Victor Valdes has won all that can be won at club and country level. But he only made his 6th appearance in the Spanish colours in the loss to a young Italian at the San Nicola stadium in Bari. Valdes came in as a half time substitute for the man who has made 125 appearances since his debut as a 19 year old in 2000 – Iker Casillas. Valdes has won 5 La Ligas, 1 Spanish Cup, 3 Champions Leagues, 5 Spanish Super Cups, 2 UEFA Super Cups, 1 FIFA Club World Cup and 1 FIFA World Cup – 18 team trophies. With his 6 caps, we can give him a resultant total of 12 (18-6). We will try and find players whose tournament wins for club (in top division and continental tournaments) and country far outnumbers their individual appearances for their country.

For obvious reasons, it is goalkeepers who hold onto the topmost positions because more often than not, it is that position where if there is an established keeper, it is difficult to dislodge him, like it was for Valdes to take the place of Casillas.

Player

Position

Honours/Wins

Caps

Difference

Helton (Brazil) Goalkeeper 20 wins for Vasco, Porto & Brazil 3 17
Victor Valdes (Spain) Goalkeeper 18 wins for Spain and Barcelona 6 12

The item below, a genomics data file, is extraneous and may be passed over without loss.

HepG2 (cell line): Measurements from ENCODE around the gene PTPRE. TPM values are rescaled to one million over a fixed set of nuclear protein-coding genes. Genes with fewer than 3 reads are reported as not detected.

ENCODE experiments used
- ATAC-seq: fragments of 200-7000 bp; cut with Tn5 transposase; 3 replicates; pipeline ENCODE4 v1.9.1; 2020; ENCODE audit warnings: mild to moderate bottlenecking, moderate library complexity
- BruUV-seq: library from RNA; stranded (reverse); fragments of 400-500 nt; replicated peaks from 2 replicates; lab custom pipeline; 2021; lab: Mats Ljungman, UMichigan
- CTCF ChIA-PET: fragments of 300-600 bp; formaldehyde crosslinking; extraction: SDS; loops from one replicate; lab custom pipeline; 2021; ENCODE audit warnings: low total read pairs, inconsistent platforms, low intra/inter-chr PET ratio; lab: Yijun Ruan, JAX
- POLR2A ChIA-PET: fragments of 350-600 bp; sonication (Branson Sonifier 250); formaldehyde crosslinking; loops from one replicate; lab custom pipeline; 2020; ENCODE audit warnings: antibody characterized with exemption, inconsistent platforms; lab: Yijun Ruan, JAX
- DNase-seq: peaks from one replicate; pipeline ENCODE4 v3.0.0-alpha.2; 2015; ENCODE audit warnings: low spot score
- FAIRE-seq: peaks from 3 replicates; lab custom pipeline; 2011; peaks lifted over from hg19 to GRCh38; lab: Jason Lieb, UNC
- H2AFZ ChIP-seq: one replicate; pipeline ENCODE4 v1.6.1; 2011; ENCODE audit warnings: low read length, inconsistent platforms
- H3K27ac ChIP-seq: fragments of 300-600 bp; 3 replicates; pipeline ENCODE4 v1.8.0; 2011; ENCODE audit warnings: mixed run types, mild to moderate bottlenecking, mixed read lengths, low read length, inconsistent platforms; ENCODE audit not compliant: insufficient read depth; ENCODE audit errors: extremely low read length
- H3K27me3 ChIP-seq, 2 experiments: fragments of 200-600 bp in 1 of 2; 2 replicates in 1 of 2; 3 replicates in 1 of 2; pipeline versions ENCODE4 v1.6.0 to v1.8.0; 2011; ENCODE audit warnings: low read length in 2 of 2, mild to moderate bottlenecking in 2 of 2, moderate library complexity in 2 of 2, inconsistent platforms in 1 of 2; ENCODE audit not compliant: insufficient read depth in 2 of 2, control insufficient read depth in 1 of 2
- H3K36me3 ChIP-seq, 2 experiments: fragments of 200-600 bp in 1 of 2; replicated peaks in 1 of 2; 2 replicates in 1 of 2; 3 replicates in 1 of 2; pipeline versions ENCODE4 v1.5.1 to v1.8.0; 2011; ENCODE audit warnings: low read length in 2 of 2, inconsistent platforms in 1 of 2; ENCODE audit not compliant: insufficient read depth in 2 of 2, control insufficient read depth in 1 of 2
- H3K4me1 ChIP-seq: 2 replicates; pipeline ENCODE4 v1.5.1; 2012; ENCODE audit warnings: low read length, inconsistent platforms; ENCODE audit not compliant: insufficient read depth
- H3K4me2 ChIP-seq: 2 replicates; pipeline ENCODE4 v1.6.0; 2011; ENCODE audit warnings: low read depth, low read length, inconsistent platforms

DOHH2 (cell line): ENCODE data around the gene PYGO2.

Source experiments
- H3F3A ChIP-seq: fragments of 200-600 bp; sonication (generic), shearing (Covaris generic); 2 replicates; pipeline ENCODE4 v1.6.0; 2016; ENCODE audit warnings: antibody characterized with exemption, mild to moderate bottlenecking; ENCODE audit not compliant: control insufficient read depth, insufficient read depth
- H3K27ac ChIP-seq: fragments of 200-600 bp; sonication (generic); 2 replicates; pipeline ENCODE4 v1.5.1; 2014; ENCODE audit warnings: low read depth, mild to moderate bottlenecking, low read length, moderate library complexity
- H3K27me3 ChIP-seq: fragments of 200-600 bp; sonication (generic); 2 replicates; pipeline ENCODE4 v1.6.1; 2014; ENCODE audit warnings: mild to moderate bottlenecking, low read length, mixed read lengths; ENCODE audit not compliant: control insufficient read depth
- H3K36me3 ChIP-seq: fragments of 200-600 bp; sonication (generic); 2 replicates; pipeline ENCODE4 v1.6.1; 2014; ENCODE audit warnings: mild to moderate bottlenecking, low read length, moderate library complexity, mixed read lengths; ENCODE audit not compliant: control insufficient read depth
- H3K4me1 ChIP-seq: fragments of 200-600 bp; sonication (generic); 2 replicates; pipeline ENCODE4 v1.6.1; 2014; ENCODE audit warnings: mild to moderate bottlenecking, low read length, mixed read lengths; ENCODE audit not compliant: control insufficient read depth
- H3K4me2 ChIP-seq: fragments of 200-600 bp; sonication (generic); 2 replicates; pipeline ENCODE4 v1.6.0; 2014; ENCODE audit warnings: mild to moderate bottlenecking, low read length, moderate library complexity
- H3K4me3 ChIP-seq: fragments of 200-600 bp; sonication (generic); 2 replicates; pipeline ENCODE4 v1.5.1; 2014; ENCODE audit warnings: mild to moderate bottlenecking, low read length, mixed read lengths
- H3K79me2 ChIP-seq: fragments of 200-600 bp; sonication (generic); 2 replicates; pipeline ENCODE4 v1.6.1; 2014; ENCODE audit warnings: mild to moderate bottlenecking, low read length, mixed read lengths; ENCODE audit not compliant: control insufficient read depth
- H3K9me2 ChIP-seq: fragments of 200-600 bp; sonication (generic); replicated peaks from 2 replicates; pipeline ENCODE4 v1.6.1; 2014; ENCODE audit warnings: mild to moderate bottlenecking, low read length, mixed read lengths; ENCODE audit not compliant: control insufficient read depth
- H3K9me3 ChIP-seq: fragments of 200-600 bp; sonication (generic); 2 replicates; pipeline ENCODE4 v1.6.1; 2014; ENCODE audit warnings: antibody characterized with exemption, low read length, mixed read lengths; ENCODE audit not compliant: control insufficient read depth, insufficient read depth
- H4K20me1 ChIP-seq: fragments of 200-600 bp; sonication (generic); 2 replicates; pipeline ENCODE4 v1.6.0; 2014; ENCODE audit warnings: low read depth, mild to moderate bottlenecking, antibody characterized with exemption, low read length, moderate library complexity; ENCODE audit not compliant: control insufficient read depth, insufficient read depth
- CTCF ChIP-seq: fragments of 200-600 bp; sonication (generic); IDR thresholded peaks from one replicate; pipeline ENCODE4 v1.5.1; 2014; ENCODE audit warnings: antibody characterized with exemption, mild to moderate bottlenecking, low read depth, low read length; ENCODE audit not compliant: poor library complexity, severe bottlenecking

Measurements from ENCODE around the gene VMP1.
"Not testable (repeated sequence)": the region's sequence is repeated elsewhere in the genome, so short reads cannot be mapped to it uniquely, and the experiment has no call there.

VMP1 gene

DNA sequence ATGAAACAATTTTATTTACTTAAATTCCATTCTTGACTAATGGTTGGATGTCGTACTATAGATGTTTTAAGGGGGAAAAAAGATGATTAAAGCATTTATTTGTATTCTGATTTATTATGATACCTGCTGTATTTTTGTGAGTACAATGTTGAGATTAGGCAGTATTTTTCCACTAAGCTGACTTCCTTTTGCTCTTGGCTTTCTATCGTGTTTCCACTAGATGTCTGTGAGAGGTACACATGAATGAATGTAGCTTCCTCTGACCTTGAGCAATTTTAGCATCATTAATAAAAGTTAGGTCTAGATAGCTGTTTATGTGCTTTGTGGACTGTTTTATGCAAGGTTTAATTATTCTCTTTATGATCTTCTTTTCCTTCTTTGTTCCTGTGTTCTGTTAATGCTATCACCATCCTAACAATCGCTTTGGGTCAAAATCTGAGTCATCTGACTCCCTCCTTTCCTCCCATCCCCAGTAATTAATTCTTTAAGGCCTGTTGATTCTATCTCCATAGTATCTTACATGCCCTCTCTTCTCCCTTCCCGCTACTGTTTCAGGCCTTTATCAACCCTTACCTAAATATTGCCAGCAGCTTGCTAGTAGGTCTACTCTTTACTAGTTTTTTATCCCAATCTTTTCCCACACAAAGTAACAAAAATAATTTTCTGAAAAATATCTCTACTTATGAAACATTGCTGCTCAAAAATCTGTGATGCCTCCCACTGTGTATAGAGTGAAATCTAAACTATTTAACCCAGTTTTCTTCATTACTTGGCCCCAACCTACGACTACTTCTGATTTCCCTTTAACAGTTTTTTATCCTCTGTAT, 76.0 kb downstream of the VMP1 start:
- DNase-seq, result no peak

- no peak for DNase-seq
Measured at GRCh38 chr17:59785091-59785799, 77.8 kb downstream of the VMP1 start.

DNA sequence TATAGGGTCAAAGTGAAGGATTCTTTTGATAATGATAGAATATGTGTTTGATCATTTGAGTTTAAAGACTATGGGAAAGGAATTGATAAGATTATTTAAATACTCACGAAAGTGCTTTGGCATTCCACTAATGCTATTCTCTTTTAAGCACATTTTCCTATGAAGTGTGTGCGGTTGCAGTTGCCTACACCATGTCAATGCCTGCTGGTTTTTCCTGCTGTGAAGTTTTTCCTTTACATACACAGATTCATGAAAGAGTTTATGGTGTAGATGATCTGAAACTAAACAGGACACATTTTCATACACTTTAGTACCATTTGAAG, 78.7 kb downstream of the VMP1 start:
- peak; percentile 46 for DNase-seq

Dejan Nemec (Slovenia) Goalkeeper 13 wins for NK Domzale and Club Brugge 1 12
Lionel Charbonier (France) Goalkeeper 12 wins for Auxerre, Rangers and France 1 11
Alan Kennedy (England) Left back 13 wins with Liverpool 2 11
Mauro Tassotti (Italy) Right back 17 wins with Milan 8 11
Albert Celades (Spain) Defensive Midfielder 14 wins with Real Madrid and Barcelona 4 10
Chris Sutton (England) Forward 9 wins with Blackburn Rovers, Chelsea and Celtic 1 8
Sylvinho (Brazil) Left Back 14 wins for Corinthians, Arsenal and Barcelona 6 8
Jose Moreira Goalkeeper 9 wins for Benfica and Portugal 1 8
[*In case you have a name who fits this bill, do let us know. We’ll include it with your name]

Talking Point: One current player, who can win a lot and whose national career has ‘ended’ is Milan goalkeeper Christian Abbiati. He already has 8 trophies with Milan and has chances to win more. His national cap count is 4 and is not expected to increase, considering he is 34 and not in Prandelli’s plans.